Displeasure over salary package causes FIFA upheaval

16th May 2016, Comments 0 comments

Gianni Infantino, president of the world football governing body FIFA, has refused to sign his compensation contract of CHF2 million ($2 million) per year – half that of his predecessor Sepp Blatter. Infantino has proposed weakening the oversight body responsible for the contract.

The SonntagsZeitung and SonntagsBlick newspapers both reported that Infantino’s dissatisfaction over his contract, drawn up and presented to him by the FIFA audit and compliance committee, was behind his decision to suggest that the commission be reformed.

Domenico Scala, the head of the commission, resigned Saturday after the 66th FIFA Congress being held in Mexico City. He stepped down to protest the passing of an amendment that gives FIFA’s government the power to appoint or dismiss the chairmen of ethics or auditing, including his position.

The move "deprives these bodies of their independence" and "destroyed one of the key achievements of the reform", Scala said in a statement.According to the SonntagsZeitung newspaper, Scala was already on difficult terms with the FIFA president when he resigned, since Infantino reacted angrily to the compensation contract presented to him about two weeks ago. He was reportedly displeased that the contract stipulates he may no longer receive bonus payments. That decision was made by the compliance commission as part of a re-organisation of the FIFA presidential role to one that is more focused on diplomacy and politics.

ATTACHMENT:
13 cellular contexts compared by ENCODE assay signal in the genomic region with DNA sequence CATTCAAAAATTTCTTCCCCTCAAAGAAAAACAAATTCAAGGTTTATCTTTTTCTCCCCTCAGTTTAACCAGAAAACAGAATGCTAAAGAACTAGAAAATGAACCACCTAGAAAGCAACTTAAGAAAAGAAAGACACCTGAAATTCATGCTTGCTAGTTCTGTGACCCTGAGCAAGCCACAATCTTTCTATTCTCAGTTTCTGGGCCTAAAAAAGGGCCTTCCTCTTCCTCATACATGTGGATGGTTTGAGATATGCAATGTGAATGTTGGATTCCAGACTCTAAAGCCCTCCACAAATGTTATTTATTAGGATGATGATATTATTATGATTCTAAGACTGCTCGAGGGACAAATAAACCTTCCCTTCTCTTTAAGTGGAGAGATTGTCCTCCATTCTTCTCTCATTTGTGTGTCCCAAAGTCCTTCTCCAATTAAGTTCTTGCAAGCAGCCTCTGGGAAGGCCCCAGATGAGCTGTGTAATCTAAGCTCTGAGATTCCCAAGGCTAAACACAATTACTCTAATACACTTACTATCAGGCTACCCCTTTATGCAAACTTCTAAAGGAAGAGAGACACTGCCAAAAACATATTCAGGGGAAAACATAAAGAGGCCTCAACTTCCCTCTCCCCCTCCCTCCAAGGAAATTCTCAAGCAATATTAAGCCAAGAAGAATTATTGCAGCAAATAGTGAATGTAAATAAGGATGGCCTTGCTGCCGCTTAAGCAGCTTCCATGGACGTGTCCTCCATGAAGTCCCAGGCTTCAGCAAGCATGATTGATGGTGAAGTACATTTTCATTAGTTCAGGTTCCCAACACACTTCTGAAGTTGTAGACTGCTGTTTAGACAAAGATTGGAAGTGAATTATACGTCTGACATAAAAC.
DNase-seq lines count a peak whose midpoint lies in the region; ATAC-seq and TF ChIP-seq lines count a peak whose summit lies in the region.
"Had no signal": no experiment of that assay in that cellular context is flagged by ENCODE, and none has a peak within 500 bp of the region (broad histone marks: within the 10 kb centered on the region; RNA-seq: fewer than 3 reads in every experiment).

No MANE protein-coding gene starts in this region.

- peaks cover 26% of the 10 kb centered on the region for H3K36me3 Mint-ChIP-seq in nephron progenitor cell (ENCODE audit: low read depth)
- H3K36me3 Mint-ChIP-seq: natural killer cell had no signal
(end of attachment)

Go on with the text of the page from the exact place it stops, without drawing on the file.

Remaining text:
Unlike Infantino’s contract, that of the newly appointed FIFA Secretary General, Fatma Samoura of Senegal, does allow for a performance-related salary component. Therefore, it is possible that she could earn more than Infantino.

Mark Pieth, Basel University law professor and former president of the FIFA independent governance commission, told Agence France-Presse he found it “indecent” that a demand over wages was causing so much conflict at FIFA.

Infantino has “dropped the mask” of being a reformer, Pieth continued, saying that “he revealed his true motives and personality…it reminds me of the worst years [under former FIFA president Sepp Blatter]’”.

FIFA continues to recover from a massive corruption scandal that unfolded last year as the United States Justice Department and Swiss authorities arrested more than a dozen of the organisation’s leaders on suspicion of bribery. Blatter was ousted in the wake of the scandal and replaced by his Swiss compatriot Infantino at the FIFA World Congress in February.


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